And that’s why we should deal cautiously with calls to reassess famous Americans by a different standard: our ever-changing modern norms.
Princeton University removed a large dining hall photo of its former president Woodrow Wilson — but kept his name on its famous school of international affairs — after students protested Wilson’s legacy on race.
University of Missouri students have called for removing a campus statue of Thomas Jefferson, calling him a racist. At the University of Texas, some signed a petition to remove a statue of George Washington, noting he owned 400 slaves. And several cities plan to raze statues of Robert E. Lee and other Confederate generals.
These aren’t easy issues. How comfortable can black students at Princeton feel about honoring the segregationist Wilson? Lee’s admirers point to his brilliant military skills, probity and decency. Where to draw the line?
Maybe a “preponderance of virtue” test will work. Jefferson Davis is known almost exclusively for leading the rebellious Confederate government. George Washington owned slaves, yes. But he also provided extraordinary military and political leadership that helped birth our nation, and freed his slaves in his will. So maybe that’s an easy call. Remove Davis’ name from highways and schools, and leave Washington’s intact.
But it quickly gets tougher. A New Orleans lawsuit argues that if its towering statue of Lee comes down, as planned, the city must also raze its iconic statue of Andrew Jackson. The Battle of New Orleans hero and seventh president, after all, owned slaves and drove Indians from their lands. But if New Orleans’ large Jackson statue comes down, what about the one facing the White House?
Let’s slow down. We can judge historic figures’ full records, in the context of their times, without abandoning our values. Wilson biographer Arthur S. Link, for instance, said the 28th president “stood against the cruder demands of the white supremacists,” but his decision to segregate federal workers was “one of the worst blots” on his presidency.
Princeton’s balanced approach to Wilson’s legacy is a reasonable model for others to follow. If not, which historical figures can withstand being judged entirely by modern standards?
Well, if anyone could, it would be Abraham Lincoln, justifiably enshrined in a Greek temple in Washington, right?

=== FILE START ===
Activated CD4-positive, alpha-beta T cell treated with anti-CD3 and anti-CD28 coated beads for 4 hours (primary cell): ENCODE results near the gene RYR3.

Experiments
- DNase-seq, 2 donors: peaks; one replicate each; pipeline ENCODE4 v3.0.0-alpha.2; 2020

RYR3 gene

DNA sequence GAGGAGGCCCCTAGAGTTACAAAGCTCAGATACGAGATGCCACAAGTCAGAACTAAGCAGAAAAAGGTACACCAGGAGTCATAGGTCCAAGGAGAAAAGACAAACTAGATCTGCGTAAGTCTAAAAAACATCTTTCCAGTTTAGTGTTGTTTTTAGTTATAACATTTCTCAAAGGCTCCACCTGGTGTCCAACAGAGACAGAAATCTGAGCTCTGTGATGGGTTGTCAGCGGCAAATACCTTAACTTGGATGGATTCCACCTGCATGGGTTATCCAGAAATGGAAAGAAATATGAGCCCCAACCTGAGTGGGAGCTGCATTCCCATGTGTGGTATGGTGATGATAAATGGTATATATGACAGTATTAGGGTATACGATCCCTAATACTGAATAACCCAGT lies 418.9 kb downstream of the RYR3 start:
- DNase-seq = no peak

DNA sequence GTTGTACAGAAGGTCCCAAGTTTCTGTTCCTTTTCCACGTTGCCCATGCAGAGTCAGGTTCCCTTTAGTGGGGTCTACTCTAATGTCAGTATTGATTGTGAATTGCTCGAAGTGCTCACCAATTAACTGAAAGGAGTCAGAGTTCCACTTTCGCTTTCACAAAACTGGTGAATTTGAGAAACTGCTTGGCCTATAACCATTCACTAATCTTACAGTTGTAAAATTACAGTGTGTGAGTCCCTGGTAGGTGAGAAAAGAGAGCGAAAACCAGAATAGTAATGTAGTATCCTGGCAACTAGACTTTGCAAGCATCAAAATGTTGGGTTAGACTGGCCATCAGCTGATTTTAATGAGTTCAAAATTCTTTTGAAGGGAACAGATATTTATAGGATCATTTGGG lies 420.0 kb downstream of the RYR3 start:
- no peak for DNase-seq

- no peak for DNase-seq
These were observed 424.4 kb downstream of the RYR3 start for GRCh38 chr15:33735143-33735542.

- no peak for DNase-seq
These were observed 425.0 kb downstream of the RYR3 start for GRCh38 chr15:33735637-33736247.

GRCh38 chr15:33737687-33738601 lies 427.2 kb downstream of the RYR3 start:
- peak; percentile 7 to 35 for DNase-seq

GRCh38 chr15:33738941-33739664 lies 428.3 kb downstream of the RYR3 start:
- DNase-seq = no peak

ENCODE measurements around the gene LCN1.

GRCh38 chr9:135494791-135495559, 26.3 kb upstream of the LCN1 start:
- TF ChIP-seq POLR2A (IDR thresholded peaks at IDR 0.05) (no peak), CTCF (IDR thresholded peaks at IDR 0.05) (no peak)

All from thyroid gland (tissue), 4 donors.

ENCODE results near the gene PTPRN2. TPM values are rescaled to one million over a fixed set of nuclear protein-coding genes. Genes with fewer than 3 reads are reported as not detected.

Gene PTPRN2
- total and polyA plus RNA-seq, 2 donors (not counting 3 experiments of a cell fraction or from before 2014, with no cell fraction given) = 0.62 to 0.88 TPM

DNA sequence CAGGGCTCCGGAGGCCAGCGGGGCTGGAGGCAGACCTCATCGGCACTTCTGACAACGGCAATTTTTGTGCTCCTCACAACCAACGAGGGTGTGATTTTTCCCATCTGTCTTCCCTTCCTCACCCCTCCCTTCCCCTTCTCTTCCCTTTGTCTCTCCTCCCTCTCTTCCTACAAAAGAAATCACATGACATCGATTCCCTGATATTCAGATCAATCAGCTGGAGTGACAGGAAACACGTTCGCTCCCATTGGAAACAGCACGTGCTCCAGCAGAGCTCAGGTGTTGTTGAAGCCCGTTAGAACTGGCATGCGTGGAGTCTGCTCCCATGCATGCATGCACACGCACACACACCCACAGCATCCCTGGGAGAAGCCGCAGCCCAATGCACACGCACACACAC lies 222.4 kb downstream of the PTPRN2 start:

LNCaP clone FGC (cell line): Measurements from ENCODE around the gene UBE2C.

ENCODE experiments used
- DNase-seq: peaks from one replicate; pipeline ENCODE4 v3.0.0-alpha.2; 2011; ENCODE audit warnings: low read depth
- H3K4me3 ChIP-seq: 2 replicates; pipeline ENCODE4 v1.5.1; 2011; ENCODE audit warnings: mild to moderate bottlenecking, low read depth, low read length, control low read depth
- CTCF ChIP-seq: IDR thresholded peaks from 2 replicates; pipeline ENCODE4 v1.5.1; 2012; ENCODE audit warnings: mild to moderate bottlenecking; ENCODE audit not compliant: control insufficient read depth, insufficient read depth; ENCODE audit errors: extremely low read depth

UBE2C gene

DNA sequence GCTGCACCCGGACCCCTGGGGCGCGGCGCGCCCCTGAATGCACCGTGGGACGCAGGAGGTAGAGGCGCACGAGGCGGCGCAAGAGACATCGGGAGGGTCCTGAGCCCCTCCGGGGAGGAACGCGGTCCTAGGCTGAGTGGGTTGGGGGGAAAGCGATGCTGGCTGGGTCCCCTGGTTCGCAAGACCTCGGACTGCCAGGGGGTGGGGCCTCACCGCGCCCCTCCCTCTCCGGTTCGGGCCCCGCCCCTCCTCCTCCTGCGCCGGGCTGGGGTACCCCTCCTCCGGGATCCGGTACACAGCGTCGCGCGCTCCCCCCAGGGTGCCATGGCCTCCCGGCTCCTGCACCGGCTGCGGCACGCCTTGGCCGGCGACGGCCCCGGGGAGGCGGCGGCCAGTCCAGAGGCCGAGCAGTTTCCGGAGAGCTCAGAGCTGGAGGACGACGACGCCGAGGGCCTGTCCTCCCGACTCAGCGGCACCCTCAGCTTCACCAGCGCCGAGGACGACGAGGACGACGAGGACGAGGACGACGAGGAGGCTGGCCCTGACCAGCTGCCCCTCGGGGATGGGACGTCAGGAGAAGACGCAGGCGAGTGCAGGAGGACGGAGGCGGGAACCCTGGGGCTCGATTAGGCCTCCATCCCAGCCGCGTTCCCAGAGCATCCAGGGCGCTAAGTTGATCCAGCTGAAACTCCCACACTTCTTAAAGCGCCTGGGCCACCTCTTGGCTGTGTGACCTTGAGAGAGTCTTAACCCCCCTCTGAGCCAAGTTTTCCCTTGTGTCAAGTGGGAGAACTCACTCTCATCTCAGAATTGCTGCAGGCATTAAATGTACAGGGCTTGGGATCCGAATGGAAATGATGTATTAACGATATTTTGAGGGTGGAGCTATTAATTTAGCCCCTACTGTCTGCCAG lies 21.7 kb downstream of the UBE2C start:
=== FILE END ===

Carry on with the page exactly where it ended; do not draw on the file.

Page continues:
But many forget that the Gettysburg Address author also said, “there is a physical difference between the white and black races which I believe will forever forbid the two races living together on terms of social and political equality.” They forget his Emancipation Proclamation didn’t free the nearly half-million slaves in four Union states. The proclamation was a political compromise that applied only to areas “in rebellion.”
History is like that — complex and messy. Pretending it’s easily divided into villains and saints isn’t intellectually honest.
Jesse Owens would howl to see the advantages today’s athletes enjoy. They run on laboratory treadmills as researchers monitor their hearts, lungs and muscles. These scientists (and their computers) then prescribe tailored diets and training regimens. Today’s athletic shoes would astonish Owens.
Who’s better, Mel Ott or Bryce Harper? Don’t ask. We should judge people against their peers, and in their eras.
A recent Washington Post article on Confederate statues said “few would argue” that George Washington’s likenesses “should be removed from public spaces.” Really? It has begun in Austin, and will likely spread.
Perhaps, 20 years from now, Washington’s defenders will convince most Americans he was a “better” slave owner than Jefferson because he didn’t sire children with a slave woman. But sentiment might side with those who say “Slavery is always morally indefensible, end of discussion.”
If so, we’ll have to rename our nation’s capital (and Seattle’s state), find a new face for the dollar bill, and summon wrecking balls to that tall white obelisk near the Lincoln Memorial and White House. Then it will fall, much as Lee’s statue is to fall in New Orleans.
Jesse Owens’ records also fell — quietly, to time’s march. By today’s standards, he’s nobody. And that’s ridiculous.